Scissors Cutting Up Credit Cards

If I Cut Up My Credit Cards, Can I Buy a House?

If you’ve ever had difficulty with consumer debt, or have overused credit, you’ve probably been advised to cut up your credit cards. Canceling your cards may help you spend less but you might want to consider how they can affect your borrowing ability.

I’m a huge fan of Dave Ramsey, the Christian money-management guru. He’s smart, opinionated and he speaks from his experiences, both good and bad. He teaches people in tough financial situations to “stop being stupid” with credit, get out of debt, and live within their means. Unfortunately, he also tells people to cut up their credit cards.

Now, I definitely don’t think that anyone should carry enough credit to be able to purchase a Lamborghini on a card, but it is important to have a certain amount of credit and use it wisely, especially if you want to get a mortgage. In Ontario, Canada, lenders typically want to see two trade lines active for at least two years. That means if you cut up your credit cards, you may have trouble getting the funds to purchase a home.


Your Credit Score and Your Mortgage

In Canada, if you’ve ever used a credit card, applied for a loan, or opened a cell phone account, you will have a credit report on file with the consumer credit reporting agencies, Equifax and Transunion. You can request a report yourself, from either agency. They’ll charge you to send it digitally or they will send it by snail mail at no charge. You might also be able to sign up with your bank to get the information for free. It’s a good idea to check your credit report once or twice a year to keep on top of possible errors or fraudulent activity.

These credit reporting agencies use a variety of criteria to assign each person a credit score. You may have heard it called your FICO score or your Beacon score. Some of the elements they use to determine your score are the number of trade lines you have, the type of credit you use (personal loan, credit card, line of credit, etc.), and the amount of debt (or credit utilization) you have.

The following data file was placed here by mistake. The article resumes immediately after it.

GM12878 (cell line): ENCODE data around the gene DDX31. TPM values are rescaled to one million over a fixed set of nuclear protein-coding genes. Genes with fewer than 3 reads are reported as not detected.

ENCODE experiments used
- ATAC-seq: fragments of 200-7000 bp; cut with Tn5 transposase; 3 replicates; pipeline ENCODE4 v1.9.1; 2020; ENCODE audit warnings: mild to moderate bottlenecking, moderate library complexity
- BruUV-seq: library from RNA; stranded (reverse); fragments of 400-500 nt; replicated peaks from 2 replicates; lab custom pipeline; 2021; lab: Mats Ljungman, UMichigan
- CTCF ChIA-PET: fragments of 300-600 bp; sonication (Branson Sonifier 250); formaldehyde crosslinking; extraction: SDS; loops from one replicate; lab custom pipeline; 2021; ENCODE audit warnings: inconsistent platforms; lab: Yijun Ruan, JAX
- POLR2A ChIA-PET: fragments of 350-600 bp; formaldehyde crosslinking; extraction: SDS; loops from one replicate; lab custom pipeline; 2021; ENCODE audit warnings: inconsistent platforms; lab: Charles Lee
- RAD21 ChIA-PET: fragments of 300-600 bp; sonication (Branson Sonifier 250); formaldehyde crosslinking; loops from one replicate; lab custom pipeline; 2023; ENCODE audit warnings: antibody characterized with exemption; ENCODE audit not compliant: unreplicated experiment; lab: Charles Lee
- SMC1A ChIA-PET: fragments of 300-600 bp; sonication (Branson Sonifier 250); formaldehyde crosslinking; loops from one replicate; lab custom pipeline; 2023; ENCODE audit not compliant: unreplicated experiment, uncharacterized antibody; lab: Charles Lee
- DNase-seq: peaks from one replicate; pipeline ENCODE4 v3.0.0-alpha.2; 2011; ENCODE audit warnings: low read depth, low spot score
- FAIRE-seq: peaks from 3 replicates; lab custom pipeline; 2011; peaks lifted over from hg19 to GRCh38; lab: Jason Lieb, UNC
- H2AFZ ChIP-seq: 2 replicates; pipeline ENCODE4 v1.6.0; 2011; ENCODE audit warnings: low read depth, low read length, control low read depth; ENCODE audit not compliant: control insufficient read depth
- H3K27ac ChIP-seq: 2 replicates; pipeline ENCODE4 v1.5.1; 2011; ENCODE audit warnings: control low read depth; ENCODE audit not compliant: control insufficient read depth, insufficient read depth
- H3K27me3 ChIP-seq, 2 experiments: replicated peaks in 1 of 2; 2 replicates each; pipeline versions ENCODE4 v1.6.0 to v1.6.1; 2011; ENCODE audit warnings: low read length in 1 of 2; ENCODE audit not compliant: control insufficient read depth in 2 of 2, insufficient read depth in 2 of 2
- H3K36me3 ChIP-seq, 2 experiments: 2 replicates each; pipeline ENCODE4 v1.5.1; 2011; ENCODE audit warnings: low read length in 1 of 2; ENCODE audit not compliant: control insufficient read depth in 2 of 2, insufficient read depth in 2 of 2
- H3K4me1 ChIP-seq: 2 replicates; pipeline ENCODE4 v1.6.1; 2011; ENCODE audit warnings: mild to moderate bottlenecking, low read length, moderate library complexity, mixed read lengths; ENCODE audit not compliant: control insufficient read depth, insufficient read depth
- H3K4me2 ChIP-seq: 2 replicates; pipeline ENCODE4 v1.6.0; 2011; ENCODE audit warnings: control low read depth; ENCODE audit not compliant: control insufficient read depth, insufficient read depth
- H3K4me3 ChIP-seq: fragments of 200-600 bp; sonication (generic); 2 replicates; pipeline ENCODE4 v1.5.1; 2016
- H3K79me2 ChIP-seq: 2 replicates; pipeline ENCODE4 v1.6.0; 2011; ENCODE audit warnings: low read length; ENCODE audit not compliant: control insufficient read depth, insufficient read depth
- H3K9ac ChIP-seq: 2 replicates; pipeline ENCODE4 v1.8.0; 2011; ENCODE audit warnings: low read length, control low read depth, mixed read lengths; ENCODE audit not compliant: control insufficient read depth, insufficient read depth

Lenders Want to See Responsible Credit Use

You might think, as Dave Ramsey does, that using cash for everything is the best way to go. While this is a very wise way to live, mortgage lenders don’t see it that way. When you apply for a mortgage, lenders check your credit bureau to determine whether you are a good risk or not. In most cases, they will look at a file with little or no credit history in the same way as a file with bad credit. They may even jump to the conclusion that you’ve had a bankruptcy, if you are older and have no credit. They want to see that you use credit and you are willing to pay it off. Bonus points for files with different types of credit such as cards, monthly installment loans and lines of credit.


Tips for Using Credit Responsibly

You don’t have to use a lot of credit to keep your credit report in good shape. If you’ve never had credit before, or you are starting to rebuild your credit keep these tips in mind:

  • It’s okay to keep your limit small – When credit card companies send out credit limit increases, if you don’t want to be tempted, simply ignore them.
  • Use it occasionally – Use credit for occasional purchases, once every 1-3 month, or set up a monthly bill payment such as a utility bill. Using it once in a while will ensure the card company updates the credit bureaus.
  • Pay off the balance – Paying a card off as you use it, means the bureaus might not get the information.  Wait until your statement comes in and pay off the balance before the due date.
  • Don’t be tempted by rewards – Free stuff sounds great, but it doesn’t make sense to pay more in interest than you are receiving in rewards.
  • Keep your oldest card – The age of your credit history counts. If you are thinking of cutting up the cards you no longer need, keep your oldest card, especially if it shows that you pay as required.
  • Consider your utilization – If you are using credit, your report will look more favorable if you are using less than 30% of your limit. When you consider closing accounts, keep this limit in mind.

I seriously love the idea of living on cash, but when it comes to getting a mortgage, I recommend that you keep some credit and use it responsibly. When it’s time to borrow money to purchase a home, you’ll show the lenders you’ve got the right stuff.


Shari Talbot is a licensed Mortgage Agent, with Select Mortgage Corporation. License # M19000423 Brokerage  # 12908